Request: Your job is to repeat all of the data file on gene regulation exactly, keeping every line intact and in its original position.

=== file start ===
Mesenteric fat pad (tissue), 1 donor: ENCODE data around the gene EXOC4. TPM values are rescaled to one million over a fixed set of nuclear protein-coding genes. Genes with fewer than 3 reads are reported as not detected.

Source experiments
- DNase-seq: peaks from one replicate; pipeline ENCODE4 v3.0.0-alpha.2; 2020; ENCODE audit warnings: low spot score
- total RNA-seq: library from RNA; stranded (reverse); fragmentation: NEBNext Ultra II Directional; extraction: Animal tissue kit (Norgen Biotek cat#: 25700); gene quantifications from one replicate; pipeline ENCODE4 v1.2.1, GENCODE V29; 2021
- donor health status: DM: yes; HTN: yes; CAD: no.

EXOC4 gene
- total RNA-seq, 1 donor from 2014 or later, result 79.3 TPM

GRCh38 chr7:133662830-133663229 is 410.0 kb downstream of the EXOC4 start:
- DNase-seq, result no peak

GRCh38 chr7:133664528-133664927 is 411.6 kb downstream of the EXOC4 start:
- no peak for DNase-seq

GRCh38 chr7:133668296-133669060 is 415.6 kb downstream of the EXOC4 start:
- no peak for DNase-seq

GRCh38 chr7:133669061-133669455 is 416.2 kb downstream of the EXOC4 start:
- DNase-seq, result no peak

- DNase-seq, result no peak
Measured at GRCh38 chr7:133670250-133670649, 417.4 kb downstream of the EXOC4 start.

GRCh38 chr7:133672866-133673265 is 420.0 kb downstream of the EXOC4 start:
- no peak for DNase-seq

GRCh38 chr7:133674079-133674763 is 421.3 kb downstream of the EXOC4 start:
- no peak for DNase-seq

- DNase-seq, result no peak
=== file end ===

Mesenteric fat pad (tissue), 1 donor: ENCODE data around the gene EXOC4. TPM values are rescaled to one million over a fixed set of nuclear protein-coding genes. Genes with fewer than 3 reads are reported as not detected.

Source experiments
- DNase-seq: peaks from one replicate; pipeline ENCODE4 v3.0.0-alpha.2; 2020; ENCODE audit warnings: low spot score
- total RNA-seq: library from RNA; stranded (reverse); fragmentation: NEBNext Ultra II Directional; extraction: Animal tissue kit (Norgen Biotek cat#: 25700); gene quantifications from one replicate; pipeline ENCODE4 v1.2.1, GENCODE V29; 2021
- donor health status: DM: yes; HTN: yes; CAD: no.

EXOC4 gene
- total RNA-seq, 1 donor from 2014 or later, result 79.3 TPM

GRCh38 chr7:133662830-133663229 is 410.0 kb downstream of the EXOC4 start:
- DNase-seq, result no peak

GRCh38 chr7:133664528-133664927 is 411.6 kb downstream of the EXOC4 start:
- no peak for DNase-seq

GRCh38 chr7:133668296-133669060 is 415.6 kb downstream of the EXOC4 start:
- no peak for DNase-seq

GRCh38 chr7:133669061-133669455 is 416.2 kb downstream of the EXOC4 start:
- DNase-seq, result no peak

- DNase-seq, result no peak
Measured at GRCh38 chr7:133670250-133670649, 417.4 kb downstream of the EXOC4 start.

GRCh38 chr7:133672866-133673265 is 420.0 kb downstream of the EXOC4 start:
- no peak for DNase-seq

GRCh38 chr7:133674079-133674763 is 421.3 kb downstream of the EXOC4 start:
- no peak for DNase-seq

- DNase-seq, result no peak